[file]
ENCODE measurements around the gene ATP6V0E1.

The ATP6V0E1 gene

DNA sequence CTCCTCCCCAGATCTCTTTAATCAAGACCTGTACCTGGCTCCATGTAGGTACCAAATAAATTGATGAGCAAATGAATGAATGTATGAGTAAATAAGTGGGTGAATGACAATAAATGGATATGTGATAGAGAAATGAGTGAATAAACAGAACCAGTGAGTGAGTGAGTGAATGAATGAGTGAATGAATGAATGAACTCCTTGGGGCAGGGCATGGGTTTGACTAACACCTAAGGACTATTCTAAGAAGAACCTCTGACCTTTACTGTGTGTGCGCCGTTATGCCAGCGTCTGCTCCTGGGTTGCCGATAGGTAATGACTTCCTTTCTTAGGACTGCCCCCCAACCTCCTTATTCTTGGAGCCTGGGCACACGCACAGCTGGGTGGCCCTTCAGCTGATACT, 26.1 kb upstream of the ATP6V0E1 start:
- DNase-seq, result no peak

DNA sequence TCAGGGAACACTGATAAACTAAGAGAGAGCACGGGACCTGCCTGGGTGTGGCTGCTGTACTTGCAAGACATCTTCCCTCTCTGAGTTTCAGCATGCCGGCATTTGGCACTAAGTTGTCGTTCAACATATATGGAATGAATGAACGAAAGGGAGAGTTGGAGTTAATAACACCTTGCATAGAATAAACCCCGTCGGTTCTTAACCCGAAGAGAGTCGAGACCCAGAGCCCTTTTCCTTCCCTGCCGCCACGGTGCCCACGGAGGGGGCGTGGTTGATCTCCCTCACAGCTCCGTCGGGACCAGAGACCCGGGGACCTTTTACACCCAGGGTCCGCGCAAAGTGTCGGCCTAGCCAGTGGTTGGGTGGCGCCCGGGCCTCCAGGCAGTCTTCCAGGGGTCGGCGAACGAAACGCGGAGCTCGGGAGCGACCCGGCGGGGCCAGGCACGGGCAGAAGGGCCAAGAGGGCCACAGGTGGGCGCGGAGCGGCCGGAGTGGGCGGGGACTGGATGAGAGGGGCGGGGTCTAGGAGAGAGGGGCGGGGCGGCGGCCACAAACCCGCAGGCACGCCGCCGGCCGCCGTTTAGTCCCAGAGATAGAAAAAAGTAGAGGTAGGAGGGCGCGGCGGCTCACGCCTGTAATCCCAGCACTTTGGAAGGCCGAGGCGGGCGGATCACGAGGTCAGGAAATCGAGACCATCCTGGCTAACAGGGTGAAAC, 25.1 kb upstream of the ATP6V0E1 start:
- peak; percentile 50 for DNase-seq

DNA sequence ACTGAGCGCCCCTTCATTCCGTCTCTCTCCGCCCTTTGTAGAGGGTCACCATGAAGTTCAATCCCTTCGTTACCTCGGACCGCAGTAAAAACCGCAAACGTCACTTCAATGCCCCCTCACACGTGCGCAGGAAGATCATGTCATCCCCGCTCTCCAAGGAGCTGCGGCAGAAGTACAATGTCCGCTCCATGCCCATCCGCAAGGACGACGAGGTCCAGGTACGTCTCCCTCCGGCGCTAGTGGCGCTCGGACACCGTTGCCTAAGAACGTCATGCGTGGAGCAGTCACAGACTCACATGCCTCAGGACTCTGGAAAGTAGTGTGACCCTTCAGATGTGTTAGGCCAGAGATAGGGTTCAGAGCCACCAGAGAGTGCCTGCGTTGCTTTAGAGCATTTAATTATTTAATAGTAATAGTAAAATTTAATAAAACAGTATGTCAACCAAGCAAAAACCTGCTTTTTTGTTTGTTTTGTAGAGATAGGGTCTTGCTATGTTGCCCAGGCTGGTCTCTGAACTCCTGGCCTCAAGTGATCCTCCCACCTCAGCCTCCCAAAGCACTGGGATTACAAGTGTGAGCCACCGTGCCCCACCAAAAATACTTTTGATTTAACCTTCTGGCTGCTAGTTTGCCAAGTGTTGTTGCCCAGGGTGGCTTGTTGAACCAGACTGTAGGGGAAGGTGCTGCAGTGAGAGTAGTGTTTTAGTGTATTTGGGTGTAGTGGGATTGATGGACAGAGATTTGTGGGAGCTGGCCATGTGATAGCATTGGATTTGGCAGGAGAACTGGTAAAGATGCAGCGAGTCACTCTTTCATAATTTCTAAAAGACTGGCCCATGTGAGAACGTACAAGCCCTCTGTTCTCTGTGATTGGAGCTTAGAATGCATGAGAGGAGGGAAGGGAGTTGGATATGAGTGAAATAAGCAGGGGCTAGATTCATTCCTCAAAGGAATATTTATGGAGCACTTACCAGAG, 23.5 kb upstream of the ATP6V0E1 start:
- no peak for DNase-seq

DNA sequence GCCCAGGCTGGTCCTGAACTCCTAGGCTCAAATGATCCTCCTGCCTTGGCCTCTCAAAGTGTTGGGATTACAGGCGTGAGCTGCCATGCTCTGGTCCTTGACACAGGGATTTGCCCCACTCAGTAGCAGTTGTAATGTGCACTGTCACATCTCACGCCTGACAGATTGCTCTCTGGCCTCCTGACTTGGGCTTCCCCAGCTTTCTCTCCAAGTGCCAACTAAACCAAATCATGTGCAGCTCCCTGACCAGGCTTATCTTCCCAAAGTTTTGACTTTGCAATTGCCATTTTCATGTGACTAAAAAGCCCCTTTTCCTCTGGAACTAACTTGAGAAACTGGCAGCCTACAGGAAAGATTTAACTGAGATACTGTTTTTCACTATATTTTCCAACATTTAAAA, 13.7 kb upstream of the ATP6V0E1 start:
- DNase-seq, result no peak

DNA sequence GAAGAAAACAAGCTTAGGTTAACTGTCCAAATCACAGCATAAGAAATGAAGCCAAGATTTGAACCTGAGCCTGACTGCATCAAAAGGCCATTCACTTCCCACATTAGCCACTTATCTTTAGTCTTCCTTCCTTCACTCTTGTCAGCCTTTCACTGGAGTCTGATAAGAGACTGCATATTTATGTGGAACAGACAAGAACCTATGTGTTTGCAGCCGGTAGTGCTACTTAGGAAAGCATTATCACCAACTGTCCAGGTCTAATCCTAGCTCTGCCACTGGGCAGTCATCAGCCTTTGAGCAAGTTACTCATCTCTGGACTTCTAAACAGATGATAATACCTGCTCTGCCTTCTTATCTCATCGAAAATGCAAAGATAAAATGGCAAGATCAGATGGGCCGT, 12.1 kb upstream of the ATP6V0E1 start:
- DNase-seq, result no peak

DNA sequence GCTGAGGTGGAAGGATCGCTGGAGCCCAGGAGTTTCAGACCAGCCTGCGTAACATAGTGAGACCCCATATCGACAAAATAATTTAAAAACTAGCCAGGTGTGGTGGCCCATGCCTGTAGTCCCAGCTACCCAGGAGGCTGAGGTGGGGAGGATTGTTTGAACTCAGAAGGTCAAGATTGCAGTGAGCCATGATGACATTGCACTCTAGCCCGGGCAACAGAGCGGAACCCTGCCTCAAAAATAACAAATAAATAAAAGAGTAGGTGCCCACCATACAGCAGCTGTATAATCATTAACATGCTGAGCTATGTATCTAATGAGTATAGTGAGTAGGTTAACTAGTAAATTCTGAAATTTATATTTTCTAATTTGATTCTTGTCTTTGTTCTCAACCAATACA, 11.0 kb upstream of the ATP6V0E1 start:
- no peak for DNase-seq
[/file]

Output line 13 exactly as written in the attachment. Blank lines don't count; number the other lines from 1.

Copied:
DNA sequence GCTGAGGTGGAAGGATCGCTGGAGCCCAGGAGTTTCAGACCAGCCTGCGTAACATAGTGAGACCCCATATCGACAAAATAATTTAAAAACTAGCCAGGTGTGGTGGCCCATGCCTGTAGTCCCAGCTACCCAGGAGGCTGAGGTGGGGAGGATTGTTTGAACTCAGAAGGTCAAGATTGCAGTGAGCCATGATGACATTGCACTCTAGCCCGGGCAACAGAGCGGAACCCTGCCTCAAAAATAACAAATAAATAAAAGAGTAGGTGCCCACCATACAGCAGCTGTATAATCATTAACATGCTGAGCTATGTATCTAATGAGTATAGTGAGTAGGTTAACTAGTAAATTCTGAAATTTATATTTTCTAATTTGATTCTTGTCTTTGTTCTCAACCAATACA, 11.0 kb upstream of the ATP6V0E1 start: